oh, and the swiss — they luv their democracy! (^_^)

Selected countries/samples: Andorra [2005], Bulgaria [2006], Cyprus [2006], Finland [2005], France [2006], Germany [2006], Great Britain [2006], Italy [2005], Moldova [2006], Netherlands [2006], Norway [2007], Poland [2005], Romania [2005], Russian Federation [2006], Serbia [2006], Slovenia [2005], Spain [2007], Sweden [2006], Switzerland [2007], Ukraine [2006]

previously: slavic values?

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minus the liberté and égalité, of course.

i’m talking about the civil war in the ivory coast. i don’t suppose i have to explain to anyone stopping by here that this war is not about democracy or freeing the slaves or any such nonsense. no, this is a good, old fashioned ethnic war (like pretty much all of them, come to think of it…).

and how could it not be when, in a “nation” where the borders were drawn by european statesmen far away on another continent, the country is made up of 60+ ethnic groups! here’s a map of the major tribal divisions:

everything was going along swimmingly while félix the cat houphouët-boigny was benevolent-ish dictator of the place. at least there was a fairly decent economy (based mostly on the growing of cocoa) and people could earn an ok living, compared to many places in africa that is. he was in charge for 30-something years, and then he went and died on everybody, after which the country just went to h*ll in a handbasket.

from what i gather, the basic dispute (over resources, as always) is between southern, christian peoples — like houphouët-boigny’s baoulés, one of several akan tribes — and northern, muslim peoples — like the sénoufo people, some of whom live in countries north of the ivory coast, like mali and burkina-faso. (sounds kinda like nigeria. i presume a similar sitch exists all over west africa…?)

but, there are also disputes between southerners, like the baoulés and the bétés to the west. apparently, lots of baoulés have moved west and set up successful cocoa farms in bété territory, which the bété resent. additionally, many of the immigrants from burkina faso didn’t stay up north in the territories of their fellow tribesmen, but also moved to western areas of the country to work as cheap laborers on the cocoa farms.

at the same time, other cheap laborers from guinea and liberia to the west also came to work on the cocoa farms in the western part of the ivory coast. many of them are from the same tribes as the peoples from western ivory coast (tribes don’t follow these artificial, national boundaries). so, now that there’s fighting between the baoulés vs. the bétés+other western tribes, the guinean and liberian immigrants join in in support of their fellow tribesmen in the west. meanwhile, everyone beats up on the burkinabés (people from burkina faso).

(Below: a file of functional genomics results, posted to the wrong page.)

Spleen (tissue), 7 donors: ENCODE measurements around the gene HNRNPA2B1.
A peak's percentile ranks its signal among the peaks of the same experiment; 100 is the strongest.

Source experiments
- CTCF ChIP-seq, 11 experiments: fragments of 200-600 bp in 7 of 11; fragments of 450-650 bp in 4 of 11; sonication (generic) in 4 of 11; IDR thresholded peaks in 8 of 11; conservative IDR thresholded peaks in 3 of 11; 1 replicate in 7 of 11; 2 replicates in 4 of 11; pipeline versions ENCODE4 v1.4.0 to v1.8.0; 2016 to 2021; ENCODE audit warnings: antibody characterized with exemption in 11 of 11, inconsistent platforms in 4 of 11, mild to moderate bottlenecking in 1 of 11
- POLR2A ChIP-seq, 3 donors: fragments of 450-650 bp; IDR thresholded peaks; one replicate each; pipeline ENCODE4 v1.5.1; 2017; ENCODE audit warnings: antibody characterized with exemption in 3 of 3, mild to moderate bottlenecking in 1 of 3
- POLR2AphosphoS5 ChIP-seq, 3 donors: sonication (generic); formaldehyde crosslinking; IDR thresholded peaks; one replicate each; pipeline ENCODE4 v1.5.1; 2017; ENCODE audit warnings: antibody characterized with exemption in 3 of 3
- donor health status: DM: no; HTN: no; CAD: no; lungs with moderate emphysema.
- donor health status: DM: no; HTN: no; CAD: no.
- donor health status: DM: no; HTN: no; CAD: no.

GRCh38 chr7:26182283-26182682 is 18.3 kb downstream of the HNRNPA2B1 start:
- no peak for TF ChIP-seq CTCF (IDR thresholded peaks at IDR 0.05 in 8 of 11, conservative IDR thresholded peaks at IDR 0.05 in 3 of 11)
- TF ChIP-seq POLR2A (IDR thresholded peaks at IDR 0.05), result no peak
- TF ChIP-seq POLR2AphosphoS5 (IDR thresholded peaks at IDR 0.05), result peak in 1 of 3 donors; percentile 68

what a mess.

which brings us to another major point of this civil war. not only is it a war between different ethnic groups|tribes within the ivory coast, it’s also a war over who should be considered a citizen of the ivory coast. in other words, who should have access to the resources of the ivory coast. for, you see, houphouët-boigny apparently practiced some of the ol’ “elect a new people“** stuff by doling out citizenship to immigrants from burkina-faso (many of whom, like we saw in the case of the sénoufo people above, would be related to already existing tribes in northern ivory coast). no doubt he did this to court their, and their fellow tribemen’s, favor — but needless to say, it has p*ssed off many of the other groups in the ivory coast.

which brings us back to ivoirité. i know it sounds like i made that up, but it’s an actual term in usage in the ivory coast! it was originally coined as a sort-of politically correct, we-should-all-love-ivory-coast-multiculturalism word — i.e. “we’re all ivorians!” but it didn’t take, and was quickly co-opted and turned on its head to mean some of us are real ivorians — the rest of you have just arrived recently from burkina faso (or wherever) and don’t belong.

there was actually a law for a while saying that you couldn’t be president of the ivory coast unless both your parents were born in the country. (not a bad law, afaics.) that law was passed to block this guy from the north (a guy with familial connections to burkina faso) from becoming president, but at some point the law was overturned (don’t ask me when or how). and now it seems he has been elected president (at least that’s what the u.n. says). and, so, of course, all h*ll has broken loose.

the lesson? yeah, well, multiculturalism doesn’t work (but you already knew that). especially in a place where there are many different ethnic groups. i’d love to tell you about how inbred the ivorians are, but i don’t have any data at hand for them, and it’s too late on a sunday night for me to start looking now. suffice it to say that, no doubt, most of the tribes are endogamous — otherwise there wouldn’t be any tribes in ivory coast! also, some people in neighboring guinea have a consanguinity rate of 25.9%, while to the north in burkina faso, the fulani have a consanguinity rate of 65.8%, so inbreeding is definitely not unheard of in the region. i’m sure it must occur in the ivory coast.